Why

Open Primaries

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Who We Are

Open Primaries, Inc. is a 501 (c) (4) nonprofit organization.

The mission of Open Primaries is to advocate for open and nonpartisan primary systems, counter efforts to impose closed primaries, educate voters, train and support spokespeople, and participate in the building of local, state and national open primaries coalitions. 

During the progressive era, partisan primary elections were enacted to curb the power of party bosses and bring voters into the process of selecting party nominees.  Today, 40% of voters do not wish to enroll in a political party, and closed primaries bar them from voting. 

Open Primaries believes that no American should be required to join a political party to exercise his or her right to vote.  Closed primaries also make it more difficult for new coalitions to form and for Americans--both voters and elected officials--to come together across ideological lines.  

Open Primaries' commitment is to public education and to leading legal, legislative and direct ballot initiative campaigns to enact and protect open primaries.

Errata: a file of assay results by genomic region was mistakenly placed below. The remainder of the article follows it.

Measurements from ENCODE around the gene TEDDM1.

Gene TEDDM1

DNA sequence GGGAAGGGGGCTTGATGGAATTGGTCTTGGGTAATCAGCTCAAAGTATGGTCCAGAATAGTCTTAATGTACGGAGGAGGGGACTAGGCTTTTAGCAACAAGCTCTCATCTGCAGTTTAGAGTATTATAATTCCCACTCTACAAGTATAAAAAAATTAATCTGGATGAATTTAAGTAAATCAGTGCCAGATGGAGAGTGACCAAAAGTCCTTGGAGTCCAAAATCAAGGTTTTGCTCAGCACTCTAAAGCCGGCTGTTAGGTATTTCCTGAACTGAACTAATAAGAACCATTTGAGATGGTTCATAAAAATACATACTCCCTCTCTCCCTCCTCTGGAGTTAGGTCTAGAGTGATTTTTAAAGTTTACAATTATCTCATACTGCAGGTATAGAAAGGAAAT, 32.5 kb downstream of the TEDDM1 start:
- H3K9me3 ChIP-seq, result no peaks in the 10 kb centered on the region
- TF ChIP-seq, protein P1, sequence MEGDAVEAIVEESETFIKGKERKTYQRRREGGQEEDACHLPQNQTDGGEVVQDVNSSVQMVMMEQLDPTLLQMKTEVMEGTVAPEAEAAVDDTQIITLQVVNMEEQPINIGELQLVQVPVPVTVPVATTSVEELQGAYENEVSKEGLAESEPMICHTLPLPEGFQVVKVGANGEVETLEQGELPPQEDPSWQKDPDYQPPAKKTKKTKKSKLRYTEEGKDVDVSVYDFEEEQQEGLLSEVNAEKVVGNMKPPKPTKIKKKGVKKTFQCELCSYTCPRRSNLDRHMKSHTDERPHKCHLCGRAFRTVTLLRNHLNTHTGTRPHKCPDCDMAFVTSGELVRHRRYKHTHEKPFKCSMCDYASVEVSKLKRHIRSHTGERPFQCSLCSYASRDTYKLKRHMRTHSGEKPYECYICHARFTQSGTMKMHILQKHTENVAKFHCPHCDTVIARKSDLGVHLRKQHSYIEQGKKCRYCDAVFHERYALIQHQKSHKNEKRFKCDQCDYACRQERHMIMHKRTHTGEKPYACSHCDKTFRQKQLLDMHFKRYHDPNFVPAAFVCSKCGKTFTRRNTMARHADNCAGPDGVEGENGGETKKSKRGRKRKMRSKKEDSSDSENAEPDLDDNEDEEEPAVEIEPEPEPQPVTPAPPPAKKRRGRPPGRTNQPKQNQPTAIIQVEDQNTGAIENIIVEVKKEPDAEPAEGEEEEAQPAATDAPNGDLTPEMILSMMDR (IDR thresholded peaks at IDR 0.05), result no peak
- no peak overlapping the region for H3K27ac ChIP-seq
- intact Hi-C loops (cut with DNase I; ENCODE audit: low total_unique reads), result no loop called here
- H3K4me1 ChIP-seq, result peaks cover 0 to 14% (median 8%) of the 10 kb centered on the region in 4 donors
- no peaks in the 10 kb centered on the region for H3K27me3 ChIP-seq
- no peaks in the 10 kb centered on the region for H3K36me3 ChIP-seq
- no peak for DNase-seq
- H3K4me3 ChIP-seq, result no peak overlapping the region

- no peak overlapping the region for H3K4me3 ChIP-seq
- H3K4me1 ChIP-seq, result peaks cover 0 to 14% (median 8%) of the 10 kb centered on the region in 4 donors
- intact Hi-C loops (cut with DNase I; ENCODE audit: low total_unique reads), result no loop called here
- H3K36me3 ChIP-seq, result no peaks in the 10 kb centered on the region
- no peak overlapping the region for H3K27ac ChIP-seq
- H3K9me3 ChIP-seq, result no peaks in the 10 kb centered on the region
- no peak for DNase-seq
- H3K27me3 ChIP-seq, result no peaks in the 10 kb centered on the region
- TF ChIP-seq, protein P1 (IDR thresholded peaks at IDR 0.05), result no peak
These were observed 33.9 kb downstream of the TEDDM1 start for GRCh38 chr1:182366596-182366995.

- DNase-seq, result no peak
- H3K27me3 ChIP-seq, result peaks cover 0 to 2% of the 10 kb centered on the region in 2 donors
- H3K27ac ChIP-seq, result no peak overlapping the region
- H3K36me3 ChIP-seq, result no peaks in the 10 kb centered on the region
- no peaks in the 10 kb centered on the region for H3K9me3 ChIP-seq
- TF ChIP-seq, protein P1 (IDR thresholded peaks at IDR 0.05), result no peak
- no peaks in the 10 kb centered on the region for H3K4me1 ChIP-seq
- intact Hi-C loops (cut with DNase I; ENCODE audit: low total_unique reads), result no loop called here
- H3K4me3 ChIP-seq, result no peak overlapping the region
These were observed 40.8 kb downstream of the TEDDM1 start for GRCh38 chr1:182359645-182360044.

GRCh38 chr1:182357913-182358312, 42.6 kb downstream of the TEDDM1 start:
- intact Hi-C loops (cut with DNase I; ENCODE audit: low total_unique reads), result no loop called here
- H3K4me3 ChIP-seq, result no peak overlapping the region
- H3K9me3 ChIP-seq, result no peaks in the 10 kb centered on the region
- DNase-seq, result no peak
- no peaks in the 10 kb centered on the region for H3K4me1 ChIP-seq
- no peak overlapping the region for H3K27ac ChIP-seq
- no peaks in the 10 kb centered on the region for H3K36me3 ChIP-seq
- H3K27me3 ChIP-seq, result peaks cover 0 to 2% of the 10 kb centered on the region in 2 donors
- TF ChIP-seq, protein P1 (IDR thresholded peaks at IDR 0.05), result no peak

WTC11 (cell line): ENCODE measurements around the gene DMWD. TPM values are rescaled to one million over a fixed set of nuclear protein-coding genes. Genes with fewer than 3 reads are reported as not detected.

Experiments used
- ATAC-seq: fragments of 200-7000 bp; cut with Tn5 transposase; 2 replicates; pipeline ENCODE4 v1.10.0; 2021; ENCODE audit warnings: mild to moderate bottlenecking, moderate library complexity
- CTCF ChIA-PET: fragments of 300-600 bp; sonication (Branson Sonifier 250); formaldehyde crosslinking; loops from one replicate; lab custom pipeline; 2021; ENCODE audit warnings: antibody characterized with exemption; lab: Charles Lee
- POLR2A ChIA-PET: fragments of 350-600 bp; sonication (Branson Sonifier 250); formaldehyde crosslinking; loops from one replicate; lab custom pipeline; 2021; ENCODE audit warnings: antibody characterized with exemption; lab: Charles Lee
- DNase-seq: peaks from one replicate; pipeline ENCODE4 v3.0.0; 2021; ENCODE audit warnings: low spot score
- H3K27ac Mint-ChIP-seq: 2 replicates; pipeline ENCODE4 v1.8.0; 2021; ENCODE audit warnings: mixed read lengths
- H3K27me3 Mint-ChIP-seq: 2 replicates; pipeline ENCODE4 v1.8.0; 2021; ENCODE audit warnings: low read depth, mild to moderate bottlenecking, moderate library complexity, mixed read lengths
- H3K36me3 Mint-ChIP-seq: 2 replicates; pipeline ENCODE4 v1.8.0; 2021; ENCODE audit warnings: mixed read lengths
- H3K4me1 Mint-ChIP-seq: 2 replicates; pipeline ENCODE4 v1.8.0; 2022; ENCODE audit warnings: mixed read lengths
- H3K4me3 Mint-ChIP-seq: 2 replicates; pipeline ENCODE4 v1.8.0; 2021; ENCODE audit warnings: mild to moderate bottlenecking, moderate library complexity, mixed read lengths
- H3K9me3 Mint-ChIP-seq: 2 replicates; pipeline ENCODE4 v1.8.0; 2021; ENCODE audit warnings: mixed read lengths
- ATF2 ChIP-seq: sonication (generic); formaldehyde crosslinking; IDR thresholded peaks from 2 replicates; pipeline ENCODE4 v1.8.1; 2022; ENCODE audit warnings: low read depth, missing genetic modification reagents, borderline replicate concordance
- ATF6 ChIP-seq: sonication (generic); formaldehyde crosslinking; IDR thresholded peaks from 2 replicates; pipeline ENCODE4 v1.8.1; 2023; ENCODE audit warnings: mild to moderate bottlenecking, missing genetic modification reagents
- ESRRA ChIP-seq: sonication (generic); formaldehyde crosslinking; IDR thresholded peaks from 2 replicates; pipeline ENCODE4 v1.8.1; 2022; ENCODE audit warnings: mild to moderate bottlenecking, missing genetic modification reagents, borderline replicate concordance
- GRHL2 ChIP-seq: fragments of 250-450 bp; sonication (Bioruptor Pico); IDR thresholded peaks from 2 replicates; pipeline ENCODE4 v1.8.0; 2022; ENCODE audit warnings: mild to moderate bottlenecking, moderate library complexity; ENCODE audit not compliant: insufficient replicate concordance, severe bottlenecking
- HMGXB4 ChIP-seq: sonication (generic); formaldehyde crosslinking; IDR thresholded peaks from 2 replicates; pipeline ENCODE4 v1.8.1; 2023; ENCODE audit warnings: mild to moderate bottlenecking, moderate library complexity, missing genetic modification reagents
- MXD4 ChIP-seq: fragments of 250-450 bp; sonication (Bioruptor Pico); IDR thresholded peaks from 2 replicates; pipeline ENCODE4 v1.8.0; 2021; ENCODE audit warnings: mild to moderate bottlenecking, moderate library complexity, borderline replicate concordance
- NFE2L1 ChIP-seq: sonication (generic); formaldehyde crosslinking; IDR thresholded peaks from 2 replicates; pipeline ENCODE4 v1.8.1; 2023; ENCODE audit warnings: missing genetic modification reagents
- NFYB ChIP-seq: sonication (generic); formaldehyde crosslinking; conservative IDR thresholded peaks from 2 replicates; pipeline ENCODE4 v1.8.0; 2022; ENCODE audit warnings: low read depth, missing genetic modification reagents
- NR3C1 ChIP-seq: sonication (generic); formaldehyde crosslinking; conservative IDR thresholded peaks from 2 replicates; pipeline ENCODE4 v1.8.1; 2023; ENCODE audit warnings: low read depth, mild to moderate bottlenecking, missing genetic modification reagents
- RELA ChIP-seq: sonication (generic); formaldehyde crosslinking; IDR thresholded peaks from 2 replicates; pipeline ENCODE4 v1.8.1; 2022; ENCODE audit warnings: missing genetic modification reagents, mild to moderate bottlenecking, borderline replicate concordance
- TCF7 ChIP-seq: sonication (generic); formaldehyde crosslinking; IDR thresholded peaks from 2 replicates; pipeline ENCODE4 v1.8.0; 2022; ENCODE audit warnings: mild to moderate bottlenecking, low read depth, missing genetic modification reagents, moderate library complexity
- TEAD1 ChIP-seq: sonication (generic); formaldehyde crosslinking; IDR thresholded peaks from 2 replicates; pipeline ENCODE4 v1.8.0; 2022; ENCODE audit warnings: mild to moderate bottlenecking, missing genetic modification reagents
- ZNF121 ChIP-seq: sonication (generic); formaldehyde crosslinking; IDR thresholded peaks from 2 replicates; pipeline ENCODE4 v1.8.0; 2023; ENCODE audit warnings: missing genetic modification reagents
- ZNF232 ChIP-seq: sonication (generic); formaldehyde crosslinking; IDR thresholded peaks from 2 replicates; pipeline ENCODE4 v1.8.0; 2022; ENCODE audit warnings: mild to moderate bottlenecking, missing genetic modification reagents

Read the Press Release: New National Open Primaries Organization Launched

Campaign Spotlight

Oregon’s Ballot Measure 90

Ballot Measure 90, also known as the Oregon Open Primary Initiative, is on the November 4, 2014 ballot in Oregon as an initiated state statute. The measure, if approved, would create a Top Two system of general election voting where there is a single nonpartisan primary open to all voters, with the top two vote getters, regardless of party, moving forward to the general election. The Top Two system would apply to all local and state races, including all legislative races, 4 statewide offices (Governor, Attorney General, Treasurer and Secretary of State), U.S. Senate and Congressional elections, and county elections.

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Activist Spotlight

Professor Chuck Young

CYoung-Photo.jpgChuck Young, a professor of history and political science at Umpqua Community College and founding member of Independent Voters of Oregon, recently wrote an op-ed  in Roseburg’s daily paper, the News-Review, outlining the reasons for his support of ballot measure 90. Young believes measure 90 would provide “a governing system that compromises as needed, that respects the good, problem-solving intentions of those Americans serving on both sides of the aisle, and that never forgets that the bottom line is to serve the people in this government of the people rather than a government of the party.”

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